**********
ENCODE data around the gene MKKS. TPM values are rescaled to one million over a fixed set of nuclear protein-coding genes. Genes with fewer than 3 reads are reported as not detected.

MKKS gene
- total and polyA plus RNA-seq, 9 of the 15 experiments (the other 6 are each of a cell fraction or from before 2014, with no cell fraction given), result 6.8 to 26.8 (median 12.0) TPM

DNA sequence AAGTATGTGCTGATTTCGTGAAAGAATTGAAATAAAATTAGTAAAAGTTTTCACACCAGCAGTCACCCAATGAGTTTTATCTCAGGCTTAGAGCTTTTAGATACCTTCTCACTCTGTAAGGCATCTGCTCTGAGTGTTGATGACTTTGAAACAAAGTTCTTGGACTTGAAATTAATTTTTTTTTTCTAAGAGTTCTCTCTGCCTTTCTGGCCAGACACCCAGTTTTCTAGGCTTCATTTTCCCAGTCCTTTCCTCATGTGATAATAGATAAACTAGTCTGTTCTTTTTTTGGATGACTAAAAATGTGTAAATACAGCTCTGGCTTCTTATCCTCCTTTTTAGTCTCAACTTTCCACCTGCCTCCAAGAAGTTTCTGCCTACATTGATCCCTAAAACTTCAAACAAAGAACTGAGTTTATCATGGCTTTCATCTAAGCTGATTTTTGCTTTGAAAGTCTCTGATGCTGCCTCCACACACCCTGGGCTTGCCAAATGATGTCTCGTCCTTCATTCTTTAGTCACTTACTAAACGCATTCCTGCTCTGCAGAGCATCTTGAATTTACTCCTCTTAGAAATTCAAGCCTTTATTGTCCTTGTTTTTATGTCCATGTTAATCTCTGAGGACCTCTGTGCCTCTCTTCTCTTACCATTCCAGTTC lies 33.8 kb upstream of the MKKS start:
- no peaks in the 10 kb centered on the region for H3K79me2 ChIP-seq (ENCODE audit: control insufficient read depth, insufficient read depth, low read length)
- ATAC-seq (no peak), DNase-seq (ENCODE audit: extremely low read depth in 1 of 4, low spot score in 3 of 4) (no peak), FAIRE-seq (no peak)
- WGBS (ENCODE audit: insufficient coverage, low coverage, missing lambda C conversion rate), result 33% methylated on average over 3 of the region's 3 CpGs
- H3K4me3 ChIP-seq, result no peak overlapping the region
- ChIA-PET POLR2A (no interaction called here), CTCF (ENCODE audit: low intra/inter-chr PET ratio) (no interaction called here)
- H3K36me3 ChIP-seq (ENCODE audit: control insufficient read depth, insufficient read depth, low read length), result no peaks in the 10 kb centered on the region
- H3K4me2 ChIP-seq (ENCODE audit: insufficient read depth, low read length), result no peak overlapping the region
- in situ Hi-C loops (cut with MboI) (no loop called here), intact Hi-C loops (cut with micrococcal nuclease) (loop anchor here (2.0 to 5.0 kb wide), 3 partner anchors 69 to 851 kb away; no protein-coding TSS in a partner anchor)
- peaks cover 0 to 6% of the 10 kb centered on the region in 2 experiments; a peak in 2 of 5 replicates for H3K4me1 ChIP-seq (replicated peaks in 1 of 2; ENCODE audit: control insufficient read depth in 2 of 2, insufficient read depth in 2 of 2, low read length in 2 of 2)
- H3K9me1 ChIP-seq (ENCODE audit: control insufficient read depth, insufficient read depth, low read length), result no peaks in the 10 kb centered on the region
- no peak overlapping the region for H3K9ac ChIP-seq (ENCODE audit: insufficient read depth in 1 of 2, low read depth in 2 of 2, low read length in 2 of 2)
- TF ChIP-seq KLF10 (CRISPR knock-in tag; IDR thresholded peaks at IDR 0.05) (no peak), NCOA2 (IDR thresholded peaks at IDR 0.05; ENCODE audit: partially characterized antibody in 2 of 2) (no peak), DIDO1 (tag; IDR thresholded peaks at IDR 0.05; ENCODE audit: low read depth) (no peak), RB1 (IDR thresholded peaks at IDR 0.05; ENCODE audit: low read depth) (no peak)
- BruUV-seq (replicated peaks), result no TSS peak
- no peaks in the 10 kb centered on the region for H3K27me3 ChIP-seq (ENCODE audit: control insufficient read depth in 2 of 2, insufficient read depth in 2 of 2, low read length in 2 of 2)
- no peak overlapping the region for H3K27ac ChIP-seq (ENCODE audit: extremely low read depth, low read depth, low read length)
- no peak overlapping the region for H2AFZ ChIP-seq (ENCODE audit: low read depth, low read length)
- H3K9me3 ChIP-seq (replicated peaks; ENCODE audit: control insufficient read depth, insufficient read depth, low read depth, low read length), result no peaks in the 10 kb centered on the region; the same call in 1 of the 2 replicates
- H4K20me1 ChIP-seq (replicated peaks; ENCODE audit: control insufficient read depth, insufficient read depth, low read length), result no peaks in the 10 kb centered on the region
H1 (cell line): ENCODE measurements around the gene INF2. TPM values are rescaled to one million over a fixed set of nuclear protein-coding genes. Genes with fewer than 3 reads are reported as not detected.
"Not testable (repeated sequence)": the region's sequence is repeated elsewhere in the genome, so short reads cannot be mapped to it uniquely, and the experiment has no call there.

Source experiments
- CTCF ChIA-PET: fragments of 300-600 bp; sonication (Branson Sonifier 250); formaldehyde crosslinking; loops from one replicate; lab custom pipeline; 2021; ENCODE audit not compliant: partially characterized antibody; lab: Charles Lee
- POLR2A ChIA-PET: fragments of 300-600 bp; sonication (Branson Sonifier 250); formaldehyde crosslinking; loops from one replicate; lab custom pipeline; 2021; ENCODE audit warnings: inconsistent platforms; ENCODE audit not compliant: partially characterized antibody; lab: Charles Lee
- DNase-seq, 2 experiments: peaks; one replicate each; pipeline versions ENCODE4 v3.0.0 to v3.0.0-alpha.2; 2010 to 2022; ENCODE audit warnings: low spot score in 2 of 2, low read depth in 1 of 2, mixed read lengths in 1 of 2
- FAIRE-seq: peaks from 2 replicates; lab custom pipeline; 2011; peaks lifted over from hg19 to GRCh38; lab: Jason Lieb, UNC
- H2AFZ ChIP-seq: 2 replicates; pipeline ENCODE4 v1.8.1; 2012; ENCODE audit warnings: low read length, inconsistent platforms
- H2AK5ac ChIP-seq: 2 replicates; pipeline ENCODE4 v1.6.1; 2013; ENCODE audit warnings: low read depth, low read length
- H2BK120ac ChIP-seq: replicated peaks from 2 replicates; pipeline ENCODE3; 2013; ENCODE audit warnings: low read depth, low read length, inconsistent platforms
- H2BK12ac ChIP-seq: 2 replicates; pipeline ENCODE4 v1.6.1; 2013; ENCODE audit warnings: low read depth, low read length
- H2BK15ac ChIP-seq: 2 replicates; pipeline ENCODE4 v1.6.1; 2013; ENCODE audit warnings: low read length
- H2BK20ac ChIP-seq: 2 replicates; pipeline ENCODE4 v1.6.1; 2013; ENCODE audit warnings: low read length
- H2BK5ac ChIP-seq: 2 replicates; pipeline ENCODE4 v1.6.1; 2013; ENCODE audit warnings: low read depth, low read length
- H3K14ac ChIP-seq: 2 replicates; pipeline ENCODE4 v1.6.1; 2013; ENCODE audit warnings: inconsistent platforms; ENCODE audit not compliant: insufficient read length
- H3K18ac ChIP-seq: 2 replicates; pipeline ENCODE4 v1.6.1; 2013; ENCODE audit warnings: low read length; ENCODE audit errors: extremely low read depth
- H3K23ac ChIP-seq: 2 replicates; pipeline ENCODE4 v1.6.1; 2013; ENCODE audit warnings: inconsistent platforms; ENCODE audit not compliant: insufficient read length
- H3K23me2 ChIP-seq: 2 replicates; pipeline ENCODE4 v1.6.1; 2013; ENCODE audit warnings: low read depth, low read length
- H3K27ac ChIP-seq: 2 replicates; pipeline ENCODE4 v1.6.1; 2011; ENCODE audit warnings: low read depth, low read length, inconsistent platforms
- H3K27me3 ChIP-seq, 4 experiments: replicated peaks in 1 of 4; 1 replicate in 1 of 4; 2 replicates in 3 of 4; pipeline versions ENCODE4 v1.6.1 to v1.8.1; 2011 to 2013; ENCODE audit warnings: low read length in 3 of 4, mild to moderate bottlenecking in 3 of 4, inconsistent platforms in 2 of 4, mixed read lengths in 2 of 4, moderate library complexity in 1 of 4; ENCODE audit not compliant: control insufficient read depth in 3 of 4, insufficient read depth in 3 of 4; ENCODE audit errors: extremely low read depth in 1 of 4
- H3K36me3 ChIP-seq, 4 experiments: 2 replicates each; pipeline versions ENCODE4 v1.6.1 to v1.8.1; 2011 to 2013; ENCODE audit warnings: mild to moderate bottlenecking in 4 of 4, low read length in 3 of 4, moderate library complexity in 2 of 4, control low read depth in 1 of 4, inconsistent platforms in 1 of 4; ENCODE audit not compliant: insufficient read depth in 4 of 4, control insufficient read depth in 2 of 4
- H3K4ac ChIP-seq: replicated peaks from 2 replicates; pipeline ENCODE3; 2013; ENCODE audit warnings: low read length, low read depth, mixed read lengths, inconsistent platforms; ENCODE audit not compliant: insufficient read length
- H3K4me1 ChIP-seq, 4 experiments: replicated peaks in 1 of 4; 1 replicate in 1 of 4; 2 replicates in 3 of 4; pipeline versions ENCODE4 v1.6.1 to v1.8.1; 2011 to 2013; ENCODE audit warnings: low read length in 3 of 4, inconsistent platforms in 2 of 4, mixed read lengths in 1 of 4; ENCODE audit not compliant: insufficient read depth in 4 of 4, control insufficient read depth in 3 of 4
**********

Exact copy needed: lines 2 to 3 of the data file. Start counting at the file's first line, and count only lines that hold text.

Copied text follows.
MKKS gene
- total and polyA plus RNA-seq, 9 of the 15 experiments (the other 6 are each of a cell fraction or from before 2014, with no cell fraction given), result 6.8 to 26.8 (median 12.0) TPM